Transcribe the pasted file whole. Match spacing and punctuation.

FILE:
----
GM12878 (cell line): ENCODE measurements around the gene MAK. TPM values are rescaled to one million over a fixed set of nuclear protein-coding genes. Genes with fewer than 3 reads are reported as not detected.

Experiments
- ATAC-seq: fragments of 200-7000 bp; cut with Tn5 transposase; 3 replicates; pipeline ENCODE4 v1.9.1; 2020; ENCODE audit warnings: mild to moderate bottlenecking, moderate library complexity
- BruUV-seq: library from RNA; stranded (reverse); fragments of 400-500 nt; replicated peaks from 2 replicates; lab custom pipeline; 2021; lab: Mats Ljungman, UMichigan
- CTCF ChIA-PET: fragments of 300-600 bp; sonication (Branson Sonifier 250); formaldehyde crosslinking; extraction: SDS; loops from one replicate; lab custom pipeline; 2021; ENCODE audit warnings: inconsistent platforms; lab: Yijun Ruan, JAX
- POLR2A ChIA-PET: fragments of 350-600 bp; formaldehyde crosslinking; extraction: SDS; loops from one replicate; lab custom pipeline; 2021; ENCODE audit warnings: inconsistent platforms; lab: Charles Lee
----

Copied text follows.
GM12878 (cell line): ENCODE measurements around the gene MAK. TPM values are rescaled to one million over a fixed set of nuclear protein-coding genes. Genes with fewer than 3 reads are reported as not detected.

Experiments
- ATAC-seq: fragments of 200-7000 bp; cut with Tn5 transposase; 3 replicates; pipeline ENCODE4 v1.9.1; 2020; ENCODE audit warnings: mild to moderate bottlenecking, moderate library complexity
- BruUV-seq: library from RNA; stranded (reverse); fragments of 400-500 nt; replicated peaks from 2 replicates; lab custom pipeline; 2021; lab: Mats Ljungman, UMichigan
- CTCF ChIA-PET: fragments of 300-600 bp; sonication (Branson Sonifier 250); formaldehyde crosslinking; extraction: SDS; loops from one replicate; lab custom pipeline; 2021; ENCODE audit warnings: inconsistent platforms; lab: Yijun Ruan, JAX
- POLR2A ChIA-PET: fragments of 350-600 bp; formaldehyde crosslinking; extraction: SDS; loops from one replicate; lab custom pipeline; 2021; ENCODE audit warnings: inconsistent platforms; lab: Charles Lee